or do they need to be a partnership?
Unless a business meets the requirements listed below to be a qualified joint venture, a sole proprietorship must be solely owned by one spouse, and the other spouse can work in the business as an employee. A business jointly owned and operated by a married couple is a partnership (and should file Form 1065, U.S. Return of Partnership Income) unless the spouses qualify and elect to have the business be treated as a qualified joint venture, or they operate their business in one of the nine community property states.
A married couple who jointly own and operate a trade or business may choose for each spouse to be treated as a sole proprietor by electing to file as a qualified joint venture. Requirements for a qualified joint venture:
- The only members in the joint venture are a married couple who file a joint tax return,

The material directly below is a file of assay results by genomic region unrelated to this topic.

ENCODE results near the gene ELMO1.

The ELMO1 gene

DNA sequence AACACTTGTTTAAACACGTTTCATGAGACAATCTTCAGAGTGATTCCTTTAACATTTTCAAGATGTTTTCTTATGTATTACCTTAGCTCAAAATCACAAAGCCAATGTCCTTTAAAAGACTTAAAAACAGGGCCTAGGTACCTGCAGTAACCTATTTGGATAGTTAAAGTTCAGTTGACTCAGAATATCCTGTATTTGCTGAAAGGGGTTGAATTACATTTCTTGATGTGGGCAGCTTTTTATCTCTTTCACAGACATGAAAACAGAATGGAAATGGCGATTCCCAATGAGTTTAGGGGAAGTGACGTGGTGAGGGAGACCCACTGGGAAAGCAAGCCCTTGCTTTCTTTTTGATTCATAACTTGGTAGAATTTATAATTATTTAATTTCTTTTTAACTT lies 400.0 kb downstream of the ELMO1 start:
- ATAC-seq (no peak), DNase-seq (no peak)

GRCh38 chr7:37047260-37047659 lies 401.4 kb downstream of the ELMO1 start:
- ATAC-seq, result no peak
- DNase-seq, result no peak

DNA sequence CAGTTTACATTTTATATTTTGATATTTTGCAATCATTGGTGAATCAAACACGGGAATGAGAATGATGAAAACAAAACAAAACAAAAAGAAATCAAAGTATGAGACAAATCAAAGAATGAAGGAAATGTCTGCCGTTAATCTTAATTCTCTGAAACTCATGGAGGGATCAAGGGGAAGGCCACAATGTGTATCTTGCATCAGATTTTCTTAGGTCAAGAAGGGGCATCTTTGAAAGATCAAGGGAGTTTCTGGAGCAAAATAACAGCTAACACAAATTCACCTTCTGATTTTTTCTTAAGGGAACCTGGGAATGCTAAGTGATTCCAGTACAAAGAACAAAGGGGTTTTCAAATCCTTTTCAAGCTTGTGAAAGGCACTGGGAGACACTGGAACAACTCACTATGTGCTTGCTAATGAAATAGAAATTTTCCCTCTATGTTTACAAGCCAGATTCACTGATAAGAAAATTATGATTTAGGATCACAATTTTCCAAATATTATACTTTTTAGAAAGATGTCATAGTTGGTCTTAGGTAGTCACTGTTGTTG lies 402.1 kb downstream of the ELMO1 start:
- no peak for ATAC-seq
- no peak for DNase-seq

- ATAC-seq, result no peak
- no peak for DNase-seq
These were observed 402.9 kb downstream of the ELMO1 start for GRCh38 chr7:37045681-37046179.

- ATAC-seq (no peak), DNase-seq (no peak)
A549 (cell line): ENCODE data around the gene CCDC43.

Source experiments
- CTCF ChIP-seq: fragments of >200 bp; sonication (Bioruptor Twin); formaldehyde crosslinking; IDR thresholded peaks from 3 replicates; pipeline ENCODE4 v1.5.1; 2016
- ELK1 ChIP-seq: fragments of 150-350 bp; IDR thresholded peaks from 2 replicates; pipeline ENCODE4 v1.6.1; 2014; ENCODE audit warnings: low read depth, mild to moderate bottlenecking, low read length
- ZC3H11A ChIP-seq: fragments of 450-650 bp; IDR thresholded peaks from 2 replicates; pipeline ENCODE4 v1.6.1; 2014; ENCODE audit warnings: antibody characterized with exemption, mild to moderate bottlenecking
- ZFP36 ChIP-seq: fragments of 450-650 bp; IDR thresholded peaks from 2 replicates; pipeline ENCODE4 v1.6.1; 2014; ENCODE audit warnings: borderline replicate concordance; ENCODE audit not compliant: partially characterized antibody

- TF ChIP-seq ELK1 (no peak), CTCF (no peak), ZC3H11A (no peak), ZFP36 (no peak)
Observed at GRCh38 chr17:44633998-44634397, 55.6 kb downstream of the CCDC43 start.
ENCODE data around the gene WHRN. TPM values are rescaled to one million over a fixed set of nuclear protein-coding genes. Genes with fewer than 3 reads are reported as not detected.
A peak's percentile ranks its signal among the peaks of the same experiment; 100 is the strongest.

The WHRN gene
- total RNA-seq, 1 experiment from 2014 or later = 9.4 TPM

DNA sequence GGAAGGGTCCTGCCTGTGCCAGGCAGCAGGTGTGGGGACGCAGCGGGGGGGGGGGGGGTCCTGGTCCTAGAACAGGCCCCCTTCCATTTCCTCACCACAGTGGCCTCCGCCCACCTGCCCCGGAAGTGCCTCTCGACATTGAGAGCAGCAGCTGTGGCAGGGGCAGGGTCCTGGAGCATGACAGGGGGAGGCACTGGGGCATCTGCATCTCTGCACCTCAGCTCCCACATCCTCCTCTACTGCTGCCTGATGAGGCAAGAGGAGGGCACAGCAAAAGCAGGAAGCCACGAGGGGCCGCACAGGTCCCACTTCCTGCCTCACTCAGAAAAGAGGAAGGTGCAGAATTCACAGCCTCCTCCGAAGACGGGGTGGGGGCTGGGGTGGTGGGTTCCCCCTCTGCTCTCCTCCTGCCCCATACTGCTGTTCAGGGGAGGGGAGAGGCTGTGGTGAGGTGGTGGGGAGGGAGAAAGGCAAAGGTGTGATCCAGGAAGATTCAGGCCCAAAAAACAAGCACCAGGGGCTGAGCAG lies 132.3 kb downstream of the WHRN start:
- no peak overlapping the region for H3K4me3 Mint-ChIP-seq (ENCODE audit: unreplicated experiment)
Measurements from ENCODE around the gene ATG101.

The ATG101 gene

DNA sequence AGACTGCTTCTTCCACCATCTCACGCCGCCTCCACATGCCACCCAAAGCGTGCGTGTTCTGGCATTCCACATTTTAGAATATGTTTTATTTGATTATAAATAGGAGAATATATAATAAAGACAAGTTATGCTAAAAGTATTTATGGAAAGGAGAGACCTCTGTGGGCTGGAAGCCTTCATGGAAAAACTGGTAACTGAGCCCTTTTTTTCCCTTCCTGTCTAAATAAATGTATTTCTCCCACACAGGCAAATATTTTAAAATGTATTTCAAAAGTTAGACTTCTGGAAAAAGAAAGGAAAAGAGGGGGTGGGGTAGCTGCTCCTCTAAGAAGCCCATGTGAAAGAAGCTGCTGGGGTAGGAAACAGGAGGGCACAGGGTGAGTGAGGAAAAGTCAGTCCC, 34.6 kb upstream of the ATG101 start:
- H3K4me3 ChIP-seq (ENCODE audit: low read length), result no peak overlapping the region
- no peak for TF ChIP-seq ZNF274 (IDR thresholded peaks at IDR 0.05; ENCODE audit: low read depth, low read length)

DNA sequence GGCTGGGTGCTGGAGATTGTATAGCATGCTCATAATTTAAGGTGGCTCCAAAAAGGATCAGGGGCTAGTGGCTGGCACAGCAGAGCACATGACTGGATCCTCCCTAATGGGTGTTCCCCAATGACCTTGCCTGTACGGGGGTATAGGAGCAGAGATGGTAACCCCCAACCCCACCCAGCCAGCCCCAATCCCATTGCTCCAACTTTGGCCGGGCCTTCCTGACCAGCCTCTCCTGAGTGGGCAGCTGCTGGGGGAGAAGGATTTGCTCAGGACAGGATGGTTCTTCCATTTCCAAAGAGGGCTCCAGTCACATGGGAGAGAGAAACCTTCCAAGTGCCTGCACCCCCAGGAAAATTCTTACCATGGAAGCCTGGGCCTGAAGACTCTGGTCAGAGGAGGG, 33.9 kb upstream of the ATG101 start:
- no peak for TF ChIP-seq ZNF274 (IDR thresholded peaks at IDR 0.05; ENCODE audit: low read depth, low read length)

- The spouses own and operate the trade or business as co-owners (and not in the name of a state law entity such as an LLC or LLP),
- Both spouses materially participate in the trade or business, or maintain a farm as a rental business without materially participating (for self-employment tax purposes) in the operation or management of the farm, and
- Both spouses must elect qualified joint venture status on Form 1040, U.S. Individual Income Tax Return or Form 1040-SR, U.S. Tax Return for Seniors (PDF) by dividing the items of income, gain, loss, deduction, credit, and expenses in accordance with their respective interests in such venture. Each spouse files with the Form 1040 or Form 1040-SR a separate Schedule C (Form 1040 or 1040-SR), Profit or Loss From Business (Sole Proprietorship), Schedule F (Form 1040 or 1040-SR), Profit or Loss From Farming, or Form 4835, Farm Rental Income and Expenses, accordingly, and if required, a separate Schedule SE (Form 1040 or 1040-SR), Self-Employment Tax to pay self-employment tax.
Married couple businesses in community property states may sometimes qualify to be treated similarly to a sole proprietorship.